Jake Speakman didn’t take the traditional route from his youth in Upper Chichester, Delaware County, to dancing in pointe shoes on national stages — if indeed there is a traditional route.

In middle school, he auditioned for a musical on a whim. He enjoyed it so much, he decided to start dance classes.

“I just did the ballet, jazz, and tap, hating ballet at first. And eventually, I really loved it,” said 22-year-old Speakman, who joined the New York-based Les Ballets Trockadero de Monte Carlo in November. The rare all-male ballet company performs parodies of well-known works. They will be onstage at the Annenberg Center this weekend.

In his teenage years, Speakman studied at the Academy of International Ballet in Media, adding some classes at Philadelphia’s Rock School for Dance Education. He went to high school at the Pennsylvania Leadership Charter School’s Center for Performing and Fine Arts in West Chester and moved to New York for his senior year to study ballet.

But while he was talented enough to join a traditional ballet company, at 5 feet, 4 inches, he would have had trouble partnering a ballerina who may be 6 feet tall on pointe. So instead, he went to college for dance.

During his senior year at Marymount Manhattan College, he asked to take an advanced pointe class. He would be a beginner in a class with women who had been studying for about a decade. If he were serious, the department head said, he would have to explain his reasons in a short essay.

In that essay, he talked about his desire to join the Trocks, as members of the ballet company are known.

That said, he still thought he had a shot at a traditional ballet company, and he arranged for auditions. But that was in the spring of 2020, when companies were shutting down due to the COVID-19 pandemic, and no one was hiring. When he had his next chance, he aimed right for the Trocks and got in.

Among other roles, he is learning “swans one through eight” in the Trocks’ version of Swan Lake. As a newbie, he may be asked to jump into any role in the corps de ballet.

“I want to be the Swan Queen one day,” Speakman said. He also wants to change his field, “continuing to pioneer and revolutionize men dancing on pointe in an acceptable way.”

Giovanni Ravelo came to the Trocks — and to Philly — on a different path. Pennsylvania was his first stop in the United States, thanks to his ballet teacher in his home country of Colombia, who would come north to choreograph works for the Ballet Theatre of Scranton.

One year she was doing Romeo & Juliet in Colombia and wound up bringing it — and Ravelo as Romeo — to Scranton. Soon, he wanted to stay in the United States, and the director in Scranton sponsored his visa.

He spotted Philly early on.

“Philadelphia is my love,” Ravelo said. “I passed through it when I went to audition to Scranton, the bus stopped at the Reading Terminal Market. And then I had like two hours [before the next leg of the trip]. So I went on a walk and I was like, ‘I wish I could live in the city.’ I fell in love immediately because it wasn’t as crazy at New York. It was calm and — I don’t know, I fell in love immediately.”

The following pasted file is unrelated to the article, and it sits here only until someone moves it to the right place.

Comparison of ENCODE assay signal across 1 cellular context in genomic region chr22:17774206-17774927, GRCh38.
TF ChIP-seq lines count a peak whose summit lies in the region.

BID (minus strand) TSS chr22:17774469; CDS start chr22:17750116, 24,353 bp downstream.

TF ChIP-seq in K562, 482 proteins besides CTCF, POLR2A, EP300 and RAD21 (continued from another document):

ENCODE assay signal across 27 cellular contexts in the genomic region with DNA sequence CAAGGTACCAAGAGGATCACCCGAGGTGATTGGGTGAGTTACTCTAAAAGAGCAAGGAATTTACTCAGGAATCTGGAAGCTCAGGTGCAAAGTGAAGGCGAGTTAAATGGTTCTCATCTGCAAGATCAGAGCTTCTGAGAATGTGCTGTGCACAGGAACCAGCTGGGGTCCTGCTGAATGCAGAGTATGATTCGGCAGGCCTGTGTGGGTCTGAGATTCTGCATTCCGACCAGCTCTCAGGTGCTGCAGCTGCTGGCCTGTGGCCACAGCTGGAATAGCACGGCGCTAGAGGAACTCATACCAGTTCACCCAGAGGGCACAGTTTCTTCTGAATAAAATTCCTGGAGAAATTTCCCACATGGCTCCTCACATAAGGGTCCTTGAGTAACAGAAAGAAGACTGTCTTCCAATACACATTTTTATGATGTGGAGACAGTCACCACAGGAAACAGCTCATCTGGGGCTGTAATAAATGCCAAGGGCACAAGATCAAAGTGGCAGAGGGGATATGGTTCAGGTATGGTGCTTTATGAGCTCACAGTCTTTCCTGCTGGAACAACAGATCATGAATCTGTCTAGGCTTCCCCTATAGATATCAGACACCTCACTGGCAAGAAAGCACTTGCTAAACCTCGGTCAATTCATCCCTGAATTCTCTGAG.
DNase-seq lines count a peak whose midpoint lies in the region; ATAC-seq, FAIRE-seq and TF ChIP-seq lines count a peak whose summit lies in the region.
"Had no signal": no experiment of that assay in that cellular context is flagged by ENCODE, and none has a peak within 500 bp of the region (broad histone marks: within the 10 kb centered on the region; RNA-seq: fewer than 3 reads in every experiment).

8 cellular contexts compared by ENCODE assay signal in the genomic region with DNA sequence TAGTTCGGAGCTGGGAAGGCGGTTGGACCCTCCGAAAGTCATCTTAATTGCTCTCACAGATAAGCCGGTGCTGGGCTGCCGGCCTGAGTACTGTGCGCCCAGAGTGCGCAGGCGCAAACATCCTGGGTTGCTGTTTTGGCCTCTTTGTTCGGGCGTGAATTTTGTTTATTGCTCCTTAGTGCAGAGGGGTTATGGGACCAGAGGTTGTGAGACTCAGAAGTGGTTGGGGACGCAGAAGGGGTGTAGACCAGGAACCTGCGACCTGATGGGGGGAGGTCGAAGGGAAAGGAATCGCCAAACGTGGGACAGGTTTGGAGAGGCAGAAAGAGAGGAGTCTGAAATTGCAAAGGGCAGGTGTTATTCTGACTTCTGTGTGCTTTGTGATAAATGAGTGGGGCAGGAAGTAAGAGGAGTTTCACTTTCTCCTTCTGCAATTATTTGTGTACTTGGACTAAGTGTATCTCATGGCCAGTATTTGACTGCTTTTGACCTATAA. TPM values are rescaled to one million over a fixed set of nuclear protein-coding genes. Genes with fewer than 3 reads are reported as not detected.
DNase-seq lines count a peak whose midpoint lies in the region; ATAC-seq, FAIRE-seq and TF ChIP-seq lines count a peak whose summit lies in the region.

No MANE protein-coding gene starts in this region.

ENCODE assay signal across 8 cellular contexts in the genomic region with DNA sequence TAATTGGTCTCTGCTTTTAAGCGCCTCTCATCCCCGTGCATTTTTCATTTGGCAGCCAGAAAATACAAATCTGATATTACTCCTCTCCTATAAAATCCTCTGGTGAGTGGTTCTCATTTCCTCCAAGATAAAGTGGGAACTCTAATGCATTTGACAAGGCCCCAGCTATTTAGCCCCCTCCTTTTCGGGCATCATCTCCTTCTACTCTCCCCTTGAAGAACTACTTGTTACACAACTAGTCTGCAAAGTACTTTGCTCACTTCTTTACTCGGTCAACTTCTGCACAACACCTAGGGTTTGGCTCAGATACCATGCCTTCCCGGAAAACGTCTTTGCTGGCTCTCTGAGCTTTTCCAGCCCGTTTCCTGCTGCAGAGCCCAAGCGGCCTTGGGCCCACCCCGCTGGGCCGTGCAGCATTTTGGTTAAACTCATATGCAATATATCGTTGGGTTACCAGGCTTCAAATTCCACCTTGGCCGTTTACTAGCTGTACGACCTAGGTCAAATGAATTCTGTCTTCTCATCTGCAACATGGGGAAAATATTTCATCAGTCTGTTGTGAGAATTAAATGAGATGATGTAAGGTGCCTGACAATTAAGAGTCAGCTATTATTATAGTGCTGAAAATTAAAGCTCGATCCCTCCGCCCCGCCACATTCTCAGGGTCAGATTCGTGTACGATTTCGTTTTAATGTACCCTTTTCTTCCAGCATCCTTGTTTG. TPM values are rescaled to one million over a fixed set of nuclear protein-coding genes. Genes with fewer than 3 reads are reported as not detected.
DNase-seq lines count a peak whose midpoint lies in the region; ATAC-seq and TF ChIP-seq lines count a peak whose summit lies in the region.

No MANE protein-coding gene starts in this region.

Eventually, Ravelo found the daily trip to Scranton from Philadelphia too taxing. So a friend suggested he stay and go back to school, to the Rock School. A scholarship would allow him more time in the United States.

“But don’t say you are 24,” the friend suggested.

“So I went there and I say I’m 21, and they thought I was gonna say I’m 18. I always looked younger than I am. And they were like, ‘OK, we offer you a full-year scholarship.’ So I went back to taking four classes a day with teenagers.”

Before the year was over, he got a contract with a small New Jersey company, the Roxey Ballet in Lambertville. He also started choreographing. His first work for that company was about Frida Kahlo. To get the feeling of how a ballerina needs to work, he put on a pair of pointe shoes.

“I’m very OCD, I was like, ‘No, I’m going to do it well, I’m not going to just fool around. So every day after rehearsal … one of the dancers in the company, she was teaching a pointe class and she said, ‘Stay, stay, take the class with the little girls.’”

A year later, Ravelo got a job as a Trock and stayed for 13 years, commuting from Philly the whole time. Now 45, he retired in December. On Monday he started in a new role with the company, as assistant of production management, which means doing a bit of everything, as the company, while well known, is fairly small.

On Saturday afternoon at the Annenberg, the company will perform a preview of Ravelo’s first choreography for the company, a piece inspired by William Forsythe that Ravelo is calling Out of Line. It’s set to original music by Pablo Killombo.

The Trocks are assigned alter egos, both female and male, since sometimes they are the ballerina and sometimes they are the prince. Their colleagues teach them basic drag makeup, and they are allowed to run free with it. Ravelo’s characters were Irina Kolesterolikova and Boris Mudko. Speakman’s are Colette Adae and Timur Legupski.

“I’m apparently, I think, a French girl,” Speakman said of his female persona, “who grew up in the basement of the Paris Opera House and learned ballet through the rats to become a star. Very Cinderella.”

Or, in Philadelphia terms, very Gritty.

DANCE

Les Ballets Trockadero de Monte Carlo

8 p.m. Friday, 2 and 8 p.m. Saturday. Annenberg Center for the Performing Arts. 215-898-3900. pennlivearts.org